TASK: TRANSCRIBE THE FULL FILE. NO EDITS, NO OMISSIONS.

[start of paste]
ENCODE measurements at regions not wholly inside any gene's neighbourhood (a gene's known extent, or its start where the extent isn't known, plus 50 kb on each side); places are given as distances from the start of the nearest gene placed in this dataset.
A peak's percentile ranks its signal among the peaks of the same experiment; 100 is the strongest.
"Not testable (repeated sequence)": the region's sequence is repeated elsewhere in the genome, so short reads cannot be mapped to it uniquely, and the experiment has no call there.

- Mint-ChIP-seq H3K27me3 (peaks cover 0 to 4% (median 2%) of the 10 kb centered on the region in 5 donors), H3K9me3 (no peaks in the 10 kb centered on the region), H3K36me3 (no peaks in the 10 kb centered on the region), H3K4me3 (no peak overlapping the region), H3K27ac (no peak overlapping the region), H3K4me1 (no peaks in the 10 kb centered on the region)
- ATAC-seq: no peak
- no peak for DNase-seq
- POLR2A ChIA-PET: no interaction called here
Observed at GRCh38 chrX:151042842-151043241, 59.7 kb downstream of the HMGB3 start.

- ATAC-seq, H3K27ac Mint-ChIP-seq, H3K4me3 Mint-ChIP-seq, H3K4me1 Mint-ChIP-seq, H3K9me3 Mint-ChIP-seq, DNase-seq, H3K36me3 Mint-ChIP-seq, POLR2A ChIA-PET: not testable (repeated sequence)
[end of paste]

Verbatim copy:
ENCODE measurements at regions not wholly inside any gene's neighbourhood (a gene's known extent, or its start where the extent isn't known, plus 50 kb on each side); places are given as distances from the start of the nearest gene placed in this dataset.
A peak's percentile ranks its signal among the peaks of the same experiment; 100 is the strongest.
"Not testable (repeated sequence)": the region's sequence is repeated elsewhere in the genome, so short reads cannot be mapped to it uniquely, and the experiment has no call there.

- Mint-ChIP-seq H3K27me3 (peaks cover 0 to 4% (median 2%) of the 10 kb centered on the region in 5 donors), H3K9me3 (no peaks in the 10 kb centered on the region), H3K36me3 (no peaks in the 10 kb centered on the region), H3K4me3 (no peak overlapping the region), H3K27ac (no peak overlapping the region), H3K4me1 (no peaks in the 10 kb centered on the region)
- ATAC-seq: no peak
- no peak for DNase-seq
- POLR2A ChIA-PET: no interaction called here
Observed at GRCh38 chrX:151042842-151043241, 59.7 kb downstream of the HMGB3 start.

- ATAC-seq, H3K27ac Mint-ChIP-seq, H3K4me3 Mint-ChIP-seq, H3K4me1 Mint-ChIP-seq, H3K9me3 Mint-ChIP-seq, DNase-seq, H3K36me3 Mint-ChIP-seq, POLR2A ChIA-PET: not testable (repeated sequence)